Management of Early Onset Neonatal Septicaemia: Selection of Optimal Antibacterial Regimen for Empiric Treatment
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|ClinicalTrials.gov Identifier: NCT00487019|
Recruitment Status : Completed
First Posted : June 15, 2007
Last Update Posted : May 29, 2008
|Condition or disease|
|Early Onset Neonatal Sepsis|
A prospective randomized two-centre antibiotic regimen switch study will be conducted in the NICU-s of Tartu University Clinics and of Tallinn Children's Hospital. Initially all patients who need empiric treatment for early onset neonatal sepsis (as defined by Schrag et al. 2002) in Tartu will be treated with penicillin/gentamicin and those in Tallinn with ampicillin/gentamicin. When half of the needed subjects have been recruited, departmental antibiotic regimen will be switched so that ampicillin is used in Tartu and penicillin in Tallinn. Based on the present patient population and hospitalization rate, about 120-150 babies, eligible for the study will be admitted to either units every a year.
In all subjects predefined pre- and intranatal risk factors of infection will be registered. During the NICU stay laboratory and clinical signs of infection, need for respiratory support and vasoactive therapy, enteral and parenteral nutrition will be recorded.
Blood, CSF and urine cultures will be taken according to the routine of the ward but certainly before every change in antibacterial treatment. For colonization studies nasopharyngeal or tracheal and anal swabs will be collected from all neonates admitted during the study period on admission and thereafter biweekly until discharge from the NICU or until the 60th day of treatment. A separate protocol will be followed for microbiological investigations.
The primary endpoint is the need for a change in antibacterial treatment within 72 hours. In discussions with clinical experts in both wards the following criteria for the change in antibacterial treatment were defined:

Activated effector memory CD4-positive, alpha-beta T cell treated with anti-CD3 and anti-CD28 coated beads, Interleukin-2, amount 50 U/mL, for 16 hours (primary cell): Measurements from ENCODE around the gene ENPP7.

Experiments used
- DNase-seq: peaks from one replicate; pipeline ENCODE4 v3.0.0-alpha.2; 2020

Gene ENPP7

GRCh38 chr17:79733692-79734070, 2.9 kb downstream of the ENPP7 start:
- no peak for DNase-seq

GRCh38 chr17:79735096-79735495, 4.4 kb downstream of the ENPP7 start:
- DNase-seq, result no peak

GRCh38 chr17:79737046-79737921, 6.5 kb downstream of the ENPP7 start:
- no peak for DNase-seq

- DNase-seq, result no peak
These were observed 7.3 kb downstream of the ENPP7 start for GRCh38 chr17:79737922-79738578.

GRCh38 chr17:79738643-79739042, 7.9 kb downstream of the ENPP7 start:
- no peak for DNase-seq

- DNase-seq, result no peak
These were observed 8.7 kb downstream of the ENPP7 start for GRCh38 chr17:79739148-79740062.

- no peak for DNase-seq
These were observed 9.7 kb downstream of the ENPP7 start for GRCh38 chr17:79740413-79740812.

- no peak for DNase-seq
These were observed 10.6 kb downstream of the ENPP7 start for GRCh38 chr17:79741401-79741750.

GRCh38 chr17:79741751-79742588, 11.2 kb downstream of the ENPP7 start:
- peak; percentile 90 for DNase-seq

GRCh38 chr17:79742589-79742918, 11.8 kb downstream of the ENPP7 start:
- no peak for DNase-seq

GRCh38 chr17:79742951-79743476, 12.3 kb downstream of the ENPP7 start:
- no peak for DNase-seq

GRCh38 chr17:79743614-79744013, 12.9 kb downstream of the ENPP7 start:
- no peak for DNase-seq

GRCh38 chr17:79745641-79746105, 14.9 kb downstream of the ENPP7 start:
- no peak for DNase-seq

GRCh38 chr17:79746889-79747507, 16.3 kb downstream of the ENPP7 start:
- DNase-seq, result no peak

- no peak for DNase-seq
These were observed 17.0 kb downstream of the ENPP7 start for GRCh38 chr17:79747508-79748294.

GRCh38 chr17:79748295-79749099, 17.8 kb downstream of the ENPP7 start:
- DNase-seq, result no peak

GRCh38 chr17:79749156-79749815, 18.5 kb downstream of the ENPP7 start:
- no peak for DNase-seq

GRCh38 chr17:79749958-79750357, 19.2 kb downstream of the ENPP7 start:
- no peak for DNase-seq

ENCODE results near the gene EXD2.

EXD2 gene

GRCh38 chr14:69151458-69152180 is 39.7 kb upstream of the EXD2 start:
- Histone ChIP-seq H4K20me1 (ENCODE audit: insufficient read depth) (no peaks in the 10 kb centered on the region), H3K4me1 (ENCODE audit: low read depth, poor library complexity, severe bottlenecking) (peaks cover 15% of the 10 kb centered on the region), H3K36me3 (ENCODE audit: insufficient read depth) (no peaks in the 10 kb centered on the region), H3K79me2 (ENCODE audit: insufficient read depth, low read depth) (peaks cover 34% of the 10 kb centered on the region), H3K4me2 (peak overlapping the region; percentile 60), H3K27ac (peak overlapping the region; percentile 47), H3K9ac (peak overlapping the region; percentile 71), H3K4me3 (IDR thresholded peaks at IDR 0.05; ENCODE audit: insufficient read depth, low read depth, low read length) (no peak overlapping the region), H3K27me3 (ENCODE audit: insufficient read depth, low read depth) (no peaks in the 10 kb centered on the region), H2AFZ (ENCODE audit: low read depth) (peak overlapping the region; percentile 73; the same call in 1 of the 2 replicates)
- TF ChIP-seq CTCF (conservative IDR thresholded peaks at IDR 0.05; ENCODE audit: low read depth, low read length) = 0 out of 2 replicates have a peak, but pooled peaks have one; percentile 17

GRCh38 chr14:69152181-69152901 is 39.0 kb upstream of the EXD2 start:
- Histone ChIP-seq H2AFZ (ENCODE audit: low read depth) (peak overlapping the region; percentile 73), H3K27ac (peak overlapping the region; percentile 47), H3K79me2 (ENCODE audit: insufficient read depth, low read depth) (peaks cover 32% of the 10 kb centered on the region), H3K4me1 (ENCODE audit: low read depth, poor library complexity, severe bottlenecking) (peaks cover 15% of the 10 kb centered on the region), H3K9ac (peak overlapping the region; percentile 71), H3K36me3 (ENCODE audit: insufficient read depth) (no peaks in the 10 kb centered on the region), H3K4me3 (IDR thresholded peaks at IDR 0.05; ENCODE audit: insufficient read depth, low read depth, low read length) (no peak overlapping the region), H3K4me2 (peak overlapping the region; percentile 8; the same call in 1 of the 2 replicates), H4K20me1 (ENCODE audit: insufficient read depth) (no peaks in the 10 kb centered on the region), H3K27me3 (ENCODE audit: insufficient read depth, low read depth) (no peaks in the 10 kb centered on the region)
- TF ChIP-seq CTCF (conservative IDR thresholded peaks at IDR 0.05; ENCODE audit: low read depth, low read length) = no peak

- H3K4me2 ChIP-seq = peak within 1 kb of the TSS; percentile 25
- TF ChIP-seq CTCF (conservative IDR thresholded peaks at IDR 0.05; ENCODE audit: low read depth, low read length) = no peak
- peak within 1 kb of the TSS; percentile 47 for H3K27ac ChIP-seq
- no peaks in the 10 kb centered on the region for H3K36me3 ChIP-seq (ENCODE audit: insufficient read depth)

- proven or suspected meningitis or abdominal infection
- isolation from a relevant site of the mother or an infant of a microorganism, resistant to initial empiric treatment regimen in babies with early onset neonatal sepsis or septic shock
- deterioration of the clinical status on initial antibiotic regimen and suspected/proven neonatal sepsis
- suspected/proven late onset sepsis or nosocomial infection (defined as the development of clinical/ laboratory signs of infection at postnatal age of 72 hours or more)
- other situations, where the treating physician considers change in antibiotic regimen necessary - the reasons will be recorded in the case report form Patients, who die before 72 hours or in whom the antibacterial therapy is changed for other than the above-mentioned reasons, will be handled as treatment failures.
Secondary endpoints will be the following:
- incidence rate and etiology of early and late onset neonatal sepsis, susceptibility pattern of causative microorganisms
- incidence rate and etiology of nosocomial sepsis, susceptibility pattern of causative microorganisms
- mortality rate within 60 days
- duration of hospitalization in NICU stay
- duration of artificial ventilation
- colonization pattern and susceptibility of colonizing bacteria (including resistance to empiric antibiotic regimen).
|Study Type :||Observational|
|Actual Enrollment :||281 participants|
|Official Title:||Comparative Study of Two Antibiotic Regimen - Penicillin G/Gentamicin Versus Ampicillin/Gentamicin in Empirical Treatment of Early Onset Neonatal Septicaemia|
|Study Start Date :||August 2006|
|Actual Study Completion Date :||December 2007|
Neonates aged <72 h and needing antibacterial therapy for early onset neonatal sepsis
Same as group 1
To learn more about this study, you or your doctor may contact the study research staff using the contact information provided by the sponsor.
Please refer to this study by its ClinicalTrials.gov identifier (NCT number): NCT00487019
|Tallinń's Childrens Hospital, Paediatric Intensive Care Unit|
|Tartu University Clinics, Department of Paediatric Intensive Care|
|Tartu, Estonia, 50411|
|Study Chair:||Irja Lutsar, MD, PhD||University of Tartu|